3. Heiddy's Civil Suit and Settlement

In December 2006 Heiddy, through her parent and guardian ad litem, filed a civil action against Vasquez, Mora and Maria Ruiz, who apparently also lived at the North Hagar Street residence where Vasquez kept the pit bull, as well as the Los Angeles Unified School District, the Los Angeles County Department of Animal Control and the City of San Fernando. Heiddy alleged causes of action for strict liability and negligence against Vasquez, Mora and Ruiz and for negligence against the school district, the county and the city.

On October 1, 2007 the superior court (Hon. Melvin D. Sandvig) approved a compromise of minor's disputed claim on behalf Heiddy against Vasquez, Mora and Ruiz. The settlement provided for a total payment in favor of Heiddy of $300,000 from Mora's homeowners insurance, which also covered Vasquez as an insured. Of the total settlement, $75,000 was payable to Heiddy's attorney for legal fees, and $22,335 was identified as reimbursement for medical and other expenses paid by Heiddy or her attorney. The balance of $202,665 was used to fund a structured settlement annuity from Allstate Assignment Company. On November 29, 2007 Heiddy's counsel filed a request for dismissal with prejudice of her action as to Vasquez, Mora, Ruiz and the Los Angeles Unified School District only. The clerk entered the dismissal the same day.*fn4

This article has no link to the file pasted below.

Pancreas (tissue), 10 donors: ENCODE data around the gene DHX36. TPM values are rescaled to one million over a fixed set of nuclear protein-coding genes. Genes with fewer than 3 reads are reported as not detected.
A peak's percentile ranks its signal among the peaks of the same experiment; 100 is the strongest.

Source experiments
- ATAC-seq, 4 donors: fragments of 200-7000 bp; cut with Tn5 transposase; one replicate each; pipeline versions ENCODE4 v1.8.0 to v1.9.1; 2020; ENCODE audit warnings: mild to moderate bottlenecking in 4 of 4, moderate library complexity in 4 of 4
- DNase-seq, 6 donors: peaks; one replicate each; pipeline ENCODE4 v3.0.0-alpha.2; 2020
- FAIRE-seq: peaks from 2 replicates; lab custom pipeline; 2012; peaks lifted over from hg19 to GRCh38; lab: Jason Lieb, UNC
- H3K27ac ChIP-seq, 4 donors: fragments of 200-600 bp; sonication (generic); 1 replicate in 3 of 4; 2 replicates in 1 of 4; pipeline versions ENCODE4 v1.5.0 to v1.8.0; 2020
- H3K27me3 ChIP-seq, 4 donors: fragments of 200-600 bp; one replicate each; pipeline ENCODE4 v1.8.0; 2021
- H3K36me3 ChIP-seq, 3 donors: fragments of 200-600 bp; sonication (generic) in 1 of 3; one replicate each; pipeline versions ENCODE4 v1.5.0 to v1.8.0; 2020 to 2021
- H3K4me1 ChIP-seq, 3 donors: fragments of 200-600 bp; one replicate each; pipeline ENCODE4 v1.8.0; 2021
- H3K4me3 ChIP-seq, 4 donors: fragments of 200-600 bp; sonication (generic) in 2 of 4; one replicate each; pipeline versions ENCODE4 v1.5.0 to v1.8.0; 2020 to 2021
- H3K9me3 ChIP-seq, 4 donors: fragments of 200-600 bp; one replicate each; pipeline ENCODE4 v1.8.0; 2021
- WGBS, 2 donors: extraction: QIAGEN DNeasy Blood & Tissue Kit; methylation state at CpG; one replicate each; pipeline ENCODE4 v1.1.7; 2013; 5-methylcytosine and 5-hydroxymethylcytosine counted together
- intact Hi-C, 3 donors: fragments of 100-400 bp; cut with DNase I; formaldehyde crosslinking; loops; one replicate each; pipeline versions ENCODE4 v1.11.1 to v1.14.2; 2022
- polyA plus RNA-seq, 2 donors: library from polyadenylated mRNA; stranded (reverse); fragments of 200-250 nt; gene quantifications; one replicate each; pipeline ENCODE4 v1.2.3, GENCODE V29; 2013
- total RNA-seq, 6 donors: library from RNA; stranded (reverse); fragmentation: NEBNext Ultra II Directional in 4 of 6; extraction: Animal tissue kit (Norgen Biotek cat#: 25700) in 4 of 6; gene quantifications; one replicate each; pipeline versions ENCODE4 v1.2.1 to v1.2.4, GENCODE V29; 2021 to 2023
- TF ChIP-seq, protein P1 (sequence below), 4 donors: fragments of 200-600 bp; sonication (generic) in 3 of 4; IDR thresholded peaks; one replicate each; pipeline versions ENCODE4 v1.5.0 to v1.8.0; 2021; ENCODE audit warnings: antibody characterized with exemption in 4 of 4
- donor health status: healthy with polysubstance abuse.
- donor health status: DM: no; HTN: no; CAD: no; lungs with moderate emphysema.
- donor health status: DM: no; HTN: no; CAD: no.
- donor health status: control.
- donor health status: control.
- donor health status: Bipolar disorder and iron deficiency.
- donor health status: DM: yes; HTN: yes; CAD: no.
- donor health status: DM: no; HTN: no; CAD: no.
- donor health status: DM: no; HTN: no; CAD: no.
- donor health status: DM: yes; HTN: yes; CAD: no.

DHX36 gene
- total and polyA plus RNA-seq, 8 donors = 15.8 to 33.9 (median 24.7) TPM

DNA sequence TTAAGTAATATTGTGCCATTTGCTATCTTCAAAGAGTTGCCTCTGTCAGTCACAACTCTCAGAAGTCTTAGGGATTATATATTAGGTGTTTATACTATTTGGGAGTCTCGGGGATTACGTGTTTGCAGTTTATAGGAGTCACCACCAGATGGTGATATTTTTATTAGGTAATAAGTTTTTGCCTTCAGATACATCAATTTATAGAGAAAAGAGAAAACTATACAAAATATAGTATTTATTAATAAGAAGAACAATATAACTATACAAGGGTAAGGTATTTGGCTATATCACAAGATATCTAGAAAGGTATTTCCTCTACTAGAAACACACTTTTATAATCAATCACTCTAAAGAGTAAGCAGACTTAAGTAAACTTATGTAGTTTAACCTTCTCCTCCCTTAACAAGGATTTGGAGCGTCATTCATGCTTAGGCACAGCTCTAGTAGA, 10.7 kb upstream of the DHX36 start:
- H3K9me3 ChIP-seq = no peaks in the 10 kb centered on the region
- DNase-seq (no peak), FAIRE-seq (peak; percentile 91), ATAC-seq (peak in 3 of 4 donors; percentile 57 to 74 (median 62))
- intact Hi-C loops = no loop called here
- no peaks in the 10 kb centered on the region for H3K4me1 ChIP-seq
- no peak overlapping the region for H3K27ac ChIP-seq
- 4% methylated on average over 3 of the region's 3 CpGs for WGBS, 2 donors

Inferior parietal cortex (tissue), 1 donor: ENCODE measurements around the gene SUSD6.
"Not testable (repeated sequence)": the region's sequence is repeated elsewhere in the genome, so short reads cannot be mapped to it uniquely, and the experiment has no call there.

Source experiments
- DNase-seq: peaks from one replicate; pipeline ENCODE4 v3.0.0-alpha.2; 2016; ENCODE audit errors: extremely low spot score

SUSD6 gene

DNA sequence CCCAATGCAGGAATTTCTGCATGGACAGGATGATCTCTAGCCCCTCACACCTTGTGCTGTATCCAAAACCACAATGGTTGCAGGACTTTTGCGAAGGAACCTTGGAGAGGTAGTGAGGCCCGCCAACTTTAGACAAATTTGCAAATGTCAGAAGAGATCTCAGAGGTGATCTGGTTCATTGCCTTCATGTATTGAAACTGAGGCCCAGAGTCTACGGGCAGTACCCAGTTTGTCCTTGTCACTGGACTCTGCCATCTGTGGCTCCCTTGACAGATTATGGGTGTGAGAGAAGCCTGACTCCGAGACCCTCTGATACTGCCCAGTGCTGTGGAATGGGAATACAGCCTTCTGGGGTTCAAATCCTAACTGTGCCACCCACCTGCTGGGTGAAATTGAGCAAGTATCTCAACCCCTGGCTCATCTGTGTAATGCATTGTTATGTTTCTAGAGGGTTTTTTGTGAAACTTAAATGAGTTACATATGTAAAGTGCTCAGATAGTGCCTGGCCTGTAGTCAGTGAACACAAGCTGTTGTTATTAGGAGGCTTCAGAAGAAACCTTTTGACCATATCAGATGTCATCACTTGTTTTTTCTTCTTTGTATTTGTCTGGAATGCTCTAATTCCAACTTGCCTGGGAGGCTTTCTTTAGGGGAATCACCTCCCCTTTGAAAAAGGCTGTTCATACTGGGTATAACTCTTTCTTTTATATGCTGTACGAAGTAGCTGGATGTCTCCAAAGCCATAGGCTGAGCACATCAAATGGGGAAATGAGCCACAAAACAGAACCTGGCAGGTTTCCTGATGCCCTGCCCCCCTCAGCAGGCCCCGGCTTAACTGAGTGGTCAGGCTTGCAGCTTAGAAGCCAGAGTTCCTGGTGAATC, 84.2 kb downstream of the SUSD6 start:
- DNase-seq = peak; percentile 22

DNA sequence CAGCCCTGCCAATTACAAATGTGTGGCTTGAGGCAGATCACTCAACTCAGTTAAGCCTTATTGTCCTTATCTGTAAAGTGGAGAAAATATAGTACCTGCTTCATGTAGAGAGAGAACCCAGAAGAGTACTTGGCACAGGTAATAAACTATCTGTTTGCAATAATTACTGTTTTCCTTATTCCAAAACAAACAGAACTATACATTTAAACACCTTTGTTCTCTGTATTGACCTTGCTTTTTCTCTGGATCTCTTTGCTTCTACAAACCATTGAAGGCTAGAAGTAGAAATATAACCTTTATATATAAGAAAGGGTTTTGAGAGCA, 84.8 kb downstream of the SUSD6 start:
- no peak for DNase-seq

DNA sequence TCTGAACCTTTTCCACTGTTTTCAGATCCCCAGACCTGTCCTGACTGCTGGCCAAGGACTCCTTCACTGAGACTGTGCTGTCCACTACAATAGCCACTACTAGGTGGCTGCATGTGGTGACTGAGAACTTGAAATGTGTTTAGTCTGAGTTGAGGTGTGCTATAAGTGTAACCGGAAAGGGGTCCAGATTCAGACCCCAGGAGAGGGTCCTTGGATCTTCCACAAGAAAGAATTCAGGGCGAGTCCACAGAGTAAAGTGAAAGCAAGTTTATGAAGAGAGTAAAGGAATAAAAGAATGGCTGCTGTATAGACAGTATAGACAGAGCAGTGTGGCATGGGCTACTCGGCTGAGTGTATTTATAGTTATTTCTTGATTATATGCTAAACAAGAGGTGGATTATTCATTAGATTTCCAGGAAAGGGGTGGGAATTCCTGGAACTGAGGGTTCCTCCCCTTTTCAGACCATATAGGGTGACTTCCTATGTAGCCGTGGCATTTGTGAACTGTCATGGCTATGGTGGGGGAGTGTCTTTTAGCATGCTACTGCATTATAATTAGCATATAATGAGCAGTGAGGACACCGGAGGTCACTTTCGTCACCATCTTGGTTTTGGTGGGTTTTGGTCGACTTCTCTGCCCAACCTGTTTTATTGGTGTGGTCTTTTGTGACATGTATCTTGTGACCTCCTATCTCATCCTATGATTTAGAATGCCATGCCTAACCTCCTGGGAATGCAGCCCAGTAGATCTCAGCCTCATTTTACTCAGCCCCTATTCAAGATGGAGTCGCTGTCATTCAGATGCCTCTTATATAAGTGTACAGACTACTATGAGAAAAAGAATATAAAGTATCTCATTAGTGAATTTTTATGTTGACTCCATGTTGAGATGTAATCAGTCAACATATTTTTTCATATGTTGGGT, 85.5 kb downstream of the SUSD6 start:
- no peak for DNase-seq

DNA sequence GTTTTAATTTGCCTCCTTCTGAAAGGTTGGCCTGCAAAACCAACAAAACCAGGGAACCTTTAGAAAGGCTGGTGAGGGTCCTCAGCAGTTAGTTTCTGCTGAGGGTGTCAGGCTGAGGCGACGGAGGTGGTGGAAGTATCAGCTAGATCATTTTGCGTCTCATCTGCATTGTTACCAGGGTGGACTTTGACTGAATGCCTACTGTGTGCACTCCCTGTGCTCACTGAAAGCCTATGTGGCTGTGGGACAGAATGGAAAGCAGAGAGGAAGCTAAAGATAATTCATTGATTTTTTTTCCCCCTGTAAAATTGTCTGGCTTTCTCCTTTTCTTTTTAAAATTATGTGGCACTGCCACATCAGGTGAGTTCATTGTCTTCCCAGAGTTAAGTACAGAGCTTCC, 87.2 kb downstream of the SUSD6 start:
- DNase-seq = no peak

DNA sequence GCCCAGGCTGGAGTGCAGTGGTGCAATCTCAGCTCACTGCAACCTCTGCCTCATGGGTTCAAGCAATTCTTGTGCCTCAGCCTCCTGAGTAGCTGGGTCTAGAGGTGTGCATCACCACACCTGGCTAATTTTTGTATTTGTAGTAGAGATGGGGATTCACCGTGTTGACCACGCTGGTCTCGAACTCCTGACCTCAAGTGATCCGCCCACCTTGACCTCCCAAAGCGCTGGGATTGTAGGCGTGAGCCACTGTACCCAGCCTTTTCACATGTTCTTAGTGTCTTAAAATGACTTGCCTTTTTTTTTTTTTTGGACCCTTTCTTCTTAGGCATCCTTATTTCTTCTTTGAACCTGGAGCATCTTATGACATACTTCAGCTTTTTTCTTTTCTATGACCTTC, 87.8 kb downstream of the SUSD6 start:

4. Vasquez's Motion To Order Satisfaction of Judgment

On August 24, 2009 Vasquez filed a motion "to order satisfaction of restitution," contending under People v. Short (2008) 160 Cal.App.4th 899 (Short), although the $300,000 civil settlement payment had been made by Mora's homeowners insurance, that payment must be deemed to be restitution to the victim directly from Vasquez within the meaning of section 1202.4, subdivision (a)(1), and constituted a full offset to the $166,633.20 restitution award. In support of the motion Vasquez submitted the declaration of the Allstate Insurance Company claim representative who had handled Heiddy's claim. The representative stated Allstate Insurance had paid Heiddy its entire $300,000 policy limit for bodily injury in exchange for a release, through Heiddy's guardian ad litem and her legal counsel, of "any further claims against Mr. Vasquez for injuries [Heiddy] sustained as a result of the alleged dog bite." According to the representative, "Allstate would not have paid [Heiddy] its $300,000 policy limit if she did not give up her right to seek any further payment from Mr. Vasquez." No copy of any settlement documents or the release itself was submitted with Vasquez's motion.